Banjee or banjee boy is a term from the 1980s (or earlier) that describes a certain type of young "Latino or "African American "man who has sex with men and who dresses in "stereotypical masculine "urban fashion for reasons which may include expressing "masculinity, hiding his "sexual orientation and attracting male partners. The term is mostly associated with "New York City and may be "Nuyorican in origin. "Attitude, "clothing, "ethnicity, "masculinity, "physique and "youth are all elements of what has been called "banjee realness".
An African-American man writes:
Banjee. That was the identity I was given back in the summer of 1991, when I, "half out/half in approached the colored museum of the "Christopher Street piers. I was new to the life, so I had no reference for what people were talking about, but I soon gathered that "banjee" meant that I wasn't a "queen." Whatever the terms of identification, all I knew was that there was one thing that brought both the banjees and the queens (and whatever lies between) to the pier: we were men who loved men. An anxious 19 year old, I wore my banjee realness designation like a badge of honor. [...] a queen schooled me on how my masculinity was something that carried great weight, not only in the gay world, but the straight world as well.
The 1990 "documentary film "Paris Is Burning featured "banjee realness" as one of the categories in which contestants competed for "trophies. According to "The Village Voice "banjee boy categories have been a part of "vogue balls since at least the early 1980s".
The word "banjee" never entered mainstream "pop culture, but it had currency as gay slang throughout the 1990s. In 1998, a report in the "medical journal "AIDS Patient Care and "STDs regarding "safer sex practices among young Black and Latino men was entitled "Banjee Boys Are Down" ("down", in this "vernacular, meaning "supportive of it").
The 1999 play Banjee, written by playwright A.B. Lugo, presented at the Milagro Theater/Clemente Soto Vélez Cultural and Educational Center (and in another NYC venue in 2004), is "the story of Angel (played by Indio Meléndez), a "straight homeboy, and Tony (played by Will Sierra), an admittedly "bi banjee, who've known each other since childhood."
The term banjee has also been used by several producers of "gay pornography in presenting the type of young man described herein. For example, in 1995 a company called Pleasure Productions produced a "DVD called Banjee Black Boys (and five similarly named "sequels) and c. 1999-2003 a company called Banjee Boy, Inc. produced films with taglines such as "Wanna see some of the sexiest, thugged out "gangstas that NY has to offer?" There are other examples from adult films, as well as several pornographic "websites (such as "Banjee Boy Group Slam") that still use the term.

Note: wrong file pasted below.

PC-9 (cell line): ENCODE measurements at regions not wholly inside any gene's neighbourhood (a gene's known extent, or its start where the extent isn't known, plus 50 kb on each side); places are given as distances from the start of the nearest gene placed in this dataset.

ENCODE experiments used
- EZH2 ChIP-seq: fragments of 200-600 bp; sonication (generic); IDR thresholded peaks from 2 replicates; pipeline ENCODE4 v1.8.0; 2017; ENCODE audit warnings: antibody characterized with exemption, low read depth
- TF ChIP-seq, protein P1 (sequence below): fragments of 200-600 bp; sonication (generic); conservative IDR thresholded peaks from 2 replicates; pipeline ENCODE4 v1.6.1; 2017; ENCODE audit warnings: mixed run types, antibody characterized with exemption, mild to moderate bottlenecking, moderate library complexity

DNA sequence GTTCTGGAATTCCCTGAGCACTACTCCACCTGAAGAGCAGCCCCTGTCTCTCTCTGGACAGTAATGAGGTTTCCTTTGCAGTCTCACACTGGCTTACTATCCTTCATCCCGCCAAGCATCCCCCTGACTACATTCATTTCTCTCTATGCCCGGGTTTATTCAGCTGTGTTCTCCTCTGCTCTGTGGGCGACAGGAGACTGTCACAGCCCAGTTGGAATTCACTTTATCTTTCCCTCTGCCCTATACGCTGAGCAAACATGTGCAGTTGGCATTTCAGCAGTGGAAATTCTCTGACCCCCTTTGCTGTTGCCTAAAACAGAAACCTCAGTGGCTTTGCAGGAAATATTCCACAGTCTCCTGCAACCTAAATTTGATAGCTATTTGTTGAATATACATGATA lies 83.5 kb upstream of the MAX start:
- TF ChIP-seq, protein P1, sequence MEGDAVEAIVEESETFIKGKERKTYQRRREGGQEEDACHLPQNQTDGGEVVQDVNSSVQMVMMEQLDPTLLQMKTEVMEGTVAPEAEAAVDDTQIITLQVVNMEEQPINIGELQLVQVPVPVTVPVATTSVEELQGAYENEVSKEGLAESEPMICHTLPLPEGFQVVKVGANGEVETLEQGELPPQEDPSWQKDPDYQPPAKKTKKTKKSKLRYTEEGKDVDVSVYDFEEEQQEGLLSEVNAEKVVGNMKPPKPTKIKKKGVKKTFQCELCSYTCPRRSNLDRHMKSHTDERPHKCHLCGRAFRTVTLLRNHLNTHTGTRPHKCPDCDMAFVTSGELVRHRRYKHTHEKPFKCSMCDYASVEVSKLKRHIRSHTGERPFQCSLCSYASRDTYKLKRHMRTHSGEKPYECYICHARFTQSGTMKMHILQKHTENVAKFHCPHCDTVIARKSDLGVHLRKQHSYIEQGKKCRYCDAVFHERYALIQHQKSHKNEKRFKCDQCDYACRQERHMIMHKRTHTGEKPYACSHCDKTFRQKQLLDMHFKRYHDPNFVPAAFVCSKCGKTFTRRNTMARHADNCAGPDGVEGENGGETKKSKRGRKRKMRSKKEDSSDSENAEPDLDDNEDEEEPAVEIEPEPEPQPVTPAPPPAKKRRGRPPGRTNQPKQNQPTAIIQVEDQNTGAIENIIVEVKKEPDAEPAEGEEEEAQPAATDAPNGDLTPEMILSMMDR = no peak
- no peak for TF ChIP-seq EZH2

While seeming to have peaked in popularity during the 1990s, the term banjee is still in use. For example, a 2003 web page for a "restaurant in "East Harlem describes its clientele as an "eclectic mix of patrons that range from pretty neighborhood Banjee boys to some of the wise guys that once populated the space formerly." In 2008 the band "Hercules & Love Affair has performed wearing matching shirts with the word printed on them. New York clothing label Hood By Air uses the Banjee term as a point of reference for their S/S09 collection.
Homo thug is a more recent and more popular term which is nearly-synonymous with "banjee". However, homo thug does imply that the man in question is primarily "homosexual. In contrast, a banjee might be homosexual but might also be bisexual or only have opportunistic homosexual sex with men when women are unavailable. The latter situation is a theme in many of the pornographic films mentioned above.
Gayngsta, a "portmanteau derived from ""gay" and "gangsta", is another recent coinage. It has mostly been used in relation to the "underground "LGBT "hip hop scene as shown in the documentary "Pick Up the Mic and featured in the "Homorevolution Tour 2007" with these artists. While easily discernible in writing, pronunciation is barely discernible from "gangsta".
Banjee girl is heard so rarely that it is difficult to define. In discussing a fashion show in "Paris, one reviewer wrote in 2005:
The low-rise skirt in denim is the first of its kind seen on the Paris "runways. What is now clear to me is that no self-respecting Banjee "Latina, or "ghetto-fabulous “Shamecka-girl” or high rolling white chick will be ever able to resist its urban appeal.
Several examples of the use of the term "Banjee girl" exist in the "blogosphere but it has rarely, if ever, made it into print or "mass media. An exception is the Billboard charting single ""Back to My Roots" by "RuPaul, which states the phrase in a list of hair fashions. In the film "Paris is Burning, the term itself is used in comparable frequency with its male counterpart, "banjee boy", which, coupled with the film's focus on the inextricably connected transgender and drag culture of 1980s NYC, lends itself to a contextual definition of those performers impersonating females and attempting to exhibit the ultimately judged quality of holistic visual verisimilitude—"realness".